“I knew then that I wanted to go home, but I had no home to go to--and that is what adventures are all about.”
(Trina Schart Hyman)
After all of these years, you would think that I would be used to it by now. Used to the question of “where you from?” But, I am not. That has always been an uncomfortable question for me because it means I have to jump into storytelling mode . . . I have to go into the long explanation that I am a military brat who moved around a lot the first 21 years of his life . . . I have to explain that I am a member of that club known as ministers who have a tendency to move around a lot . . . explain that I can tell people where my parents were from, but outside of where I was born, I can’t really say where I am from . . . but, odds are, name a place and I have probably been there! Most people close their ears after the phrase “military brat” because that says it all . . . I am from nowhere in particular. I have no particular place that I can point to, call it “home”, and feel confident that people know and understand what I am talking about.
When my father went into the military, he and my mother joined the band of nomadic people sent all over the world to serve their country. We kids—my two brothers and sister—got to go along for the ride from the day we born. I was born in Wareham, Massachusetts, as was my first brother; my sister was born at Walter Reed in Washington, D.C.; and, little brother was born in Phoenix, Arizona . . . none of which any of us call “home”. Our father was raised in Alabama; our mother in North Carolina . . . we kids were raised in Massachusetts, Washington, D.C., Arizona, Georgia, Colorado, Nebraska, Maryland, Guam, California, Kansas, and, Panama all by the time I was 21 years old—none of which I consider to be “home”. Since then I have lived in Kentucky, Indiana, Nebraska, Iowa, Nebraska again, and, now Montana. See how difficult it is to answer the question of where I am from . . . I am from nowhere, but everywhere.
It has been said that “home” is where your heart is, and I have embraced that saying throughout my lifetime . . . and, it has been said that “home” is where your family is, and I have accepted that also. I can honestly say that I have always adapted to wherever it was that I was laying my head down at the end of the day . . . that I was “home”. What I cannot do, is to point to a particular place and declare it “home”—the place where I come from. The wife was born and raised in Paris, Kentucky. She proudly proclaims that she is a native of Paris, Kentucky . . . a native of Kentucky. When asked where she comes from she is quick to respond, “Paris, Kentucky!” When she has the opportunity to return to her hometown, people still know her and her family, people still swap stories . . . she is “home”. I have never had that experience and it has been one that I have spent a lifetime trying to reconcile.
As much as I buy into the idea that “home” is where the heart is . . . “home” is where the family is . . . I still want a place to call “home”. Yeah, “home” might be those two things, but it is also a place. Don’t let anyone fool you, “home” also is a place . . . and, places play significant roles in all of our lives.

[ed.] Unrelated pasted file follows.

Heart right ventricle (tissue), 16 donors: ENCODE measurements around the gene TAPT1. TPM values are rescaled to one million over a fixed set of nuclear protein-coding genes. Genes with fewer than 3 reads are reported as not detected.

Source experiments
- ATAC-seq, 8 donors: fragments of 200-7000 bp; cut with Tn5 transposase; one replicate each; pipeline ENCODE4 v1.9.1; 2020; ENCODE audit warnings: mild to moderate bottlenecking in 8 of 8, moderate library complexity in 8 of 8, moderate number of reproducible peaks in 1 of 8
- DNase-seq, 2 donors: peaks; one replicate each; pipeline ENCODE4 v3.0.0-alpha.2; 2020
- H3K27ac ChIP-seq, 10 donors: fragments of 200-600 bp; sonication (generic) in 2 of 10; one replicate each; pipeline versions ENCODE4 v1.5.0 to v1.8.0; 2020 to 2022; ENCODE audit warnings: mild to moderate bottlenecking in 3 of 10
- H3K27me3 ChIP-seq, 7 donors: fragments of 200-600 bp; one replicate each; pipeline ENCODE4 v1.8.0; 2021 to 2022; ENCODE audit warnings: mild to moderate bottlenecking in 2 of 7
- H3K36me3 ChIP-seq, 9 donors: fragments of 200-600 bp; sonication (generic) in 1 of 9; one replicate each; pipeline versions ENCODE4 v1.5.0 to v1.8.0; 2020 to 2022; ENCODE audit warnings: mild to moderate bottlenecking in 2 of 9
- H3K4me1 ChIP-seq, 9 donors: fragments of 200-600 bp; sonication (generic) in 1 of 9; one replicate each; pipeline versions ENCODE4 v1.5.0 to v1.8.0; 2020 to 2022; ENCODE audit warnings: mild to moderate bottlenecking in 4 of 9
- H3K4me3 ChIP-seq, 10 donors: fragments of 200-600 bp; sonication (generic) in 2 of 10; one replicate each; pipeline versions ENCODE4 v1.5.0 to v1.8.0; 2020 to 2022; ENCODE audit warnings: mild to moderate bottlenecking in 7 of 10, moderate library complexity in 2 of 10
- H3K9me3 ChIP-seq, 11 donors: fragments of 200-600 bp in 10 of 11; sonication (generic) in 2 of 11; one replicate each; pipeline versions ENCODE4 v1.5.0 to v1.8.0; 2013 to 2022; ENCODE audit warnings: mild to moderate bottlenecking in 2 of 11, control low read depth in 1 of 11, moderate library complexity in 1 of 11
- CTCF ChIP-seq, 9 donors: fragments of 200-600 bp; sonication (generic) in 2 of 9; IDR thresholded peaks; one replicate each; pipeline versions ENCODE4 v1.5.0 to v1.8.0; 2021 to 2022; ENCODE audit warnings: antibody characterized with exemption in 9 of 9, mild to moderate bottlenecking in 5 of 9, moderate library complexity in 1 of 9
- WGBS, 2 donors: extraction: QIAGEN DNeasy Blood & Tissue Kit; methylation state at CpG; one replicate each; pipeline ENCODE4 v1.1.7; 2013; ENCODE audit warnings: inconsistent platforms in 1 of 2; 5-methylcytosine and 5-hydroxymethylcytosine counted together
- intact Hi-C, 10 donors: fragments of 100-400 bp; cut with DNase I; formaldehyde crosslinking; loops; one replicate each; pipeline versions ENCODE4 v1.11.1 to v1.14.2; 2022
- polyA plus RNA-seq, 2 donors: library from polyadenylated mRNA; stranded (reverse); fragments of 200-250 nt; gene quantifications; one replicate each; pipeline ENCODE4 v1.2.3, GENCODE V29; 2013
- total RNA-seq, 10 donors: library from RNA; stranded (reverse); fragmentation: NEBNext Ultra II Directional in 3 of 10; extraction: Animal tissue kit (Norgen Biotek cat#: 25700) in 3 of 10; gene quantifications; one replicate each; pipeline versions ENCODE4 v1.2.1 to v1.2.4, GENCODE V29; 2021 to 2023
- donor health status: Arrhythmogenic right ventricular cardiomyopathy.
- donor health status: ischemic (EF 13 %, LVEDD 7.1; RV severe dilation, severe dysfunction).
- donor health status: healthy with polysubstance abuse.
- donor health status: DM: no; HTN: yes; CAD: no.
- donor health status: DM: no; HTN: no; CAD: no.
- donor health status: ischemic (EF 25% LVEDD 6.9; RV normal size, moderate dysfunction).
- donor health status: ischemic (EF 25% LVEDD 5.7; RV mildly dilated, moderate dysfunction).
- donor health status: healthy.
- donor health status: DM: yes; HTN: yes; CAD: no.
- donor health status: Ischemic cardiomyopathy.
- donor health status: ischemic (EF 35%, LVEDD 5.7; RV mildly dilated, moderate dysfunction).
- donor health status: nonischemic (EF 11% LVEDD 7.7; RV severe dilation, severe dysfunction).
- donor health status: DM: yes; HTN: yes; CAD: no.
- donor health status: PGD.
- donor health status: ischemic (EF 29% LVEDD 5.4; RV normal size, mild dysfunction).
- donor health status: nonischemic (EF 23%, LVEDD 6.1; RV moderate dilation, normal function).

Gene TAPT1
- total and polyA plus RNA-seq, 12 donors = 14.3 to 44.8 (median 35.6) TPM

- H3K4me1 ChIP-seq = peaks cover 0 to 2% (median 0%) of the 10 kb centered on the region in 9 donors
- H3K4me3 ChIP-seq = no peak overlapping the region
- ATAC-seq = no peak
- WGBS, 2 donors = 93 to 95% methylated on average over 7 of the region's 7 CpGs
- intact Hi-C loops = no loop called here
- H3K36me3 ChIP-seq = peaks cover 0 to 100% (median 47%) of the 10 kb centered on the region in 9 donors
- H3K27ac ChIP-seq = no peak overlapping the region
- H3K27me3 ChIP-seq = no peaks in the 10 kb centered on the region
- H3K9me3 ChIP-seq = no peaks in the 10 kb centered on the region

In the Old Testament, God’s people were a homeless people who desired a place of their own to call “home”. It wasn’t good enough to call being in the presence of God, “home”; they wanted a physical place that they could call “home”. Place has a significant role in the story of faith, then and now. Living in Montana among those American Indians who once inhabited this area and have been removed; they, too, long to return to their homeland . . . return to the place where they are “home”. Place plays a significant role in their understanding of who they are. I admire those who have a place to call “home” . . . a place where they can point to a landmark and tell a story of their family . . . a place that means something to them personally and spiritually. I long for such a place . . . such meaning in my life . . . a place I can leave for my children and they can tell the stories.
Ever since I was a child, there had been a longing to move to Montana. Not quite sure what the reason was, but the need to get to Montana was always there. I always told people I wanted to move there because there were no people . . . and, though that is partly true, I am sure that was not the main reason. Almost five years ago, we moved to Montana. It was a move that both the wife and I felt God was calling us to make even after much prayer and discernment. We have loved living in Montana. It has slowly become home for us.
Neither one of us wants to ever move from Montana . . . though the wife lets me know from time to time that she would like to live in a bigger town. We have found “home” . . . at least I think we have. We love the beauty of the place where we live . . . we enjoy and love our little house . . . our hearts are here, and so is our family—a family that has grown since moving here with a son-in-law and granddaughter, a soon to be daughter-in-law. Our roots are digging in. We have found purpose and meaning where we are. I feel it whenever I sit around the fire pit with the family gathered . . . I feel it in the stories and laughter . . . I feel it in the presence of the place . . . I am home. It feels good to have a home.
Yes, I still dread answering the question of “where are you from?” But, I am getting better at it . . . now, when asked the question, I tell folks that I am from Joliet. Montana. If that is not good enough for them, well, then, I tell them my story. It is a story of adventure to find a home. Sounds kind of biblical to me . . . home. It sounds good to me . . . home.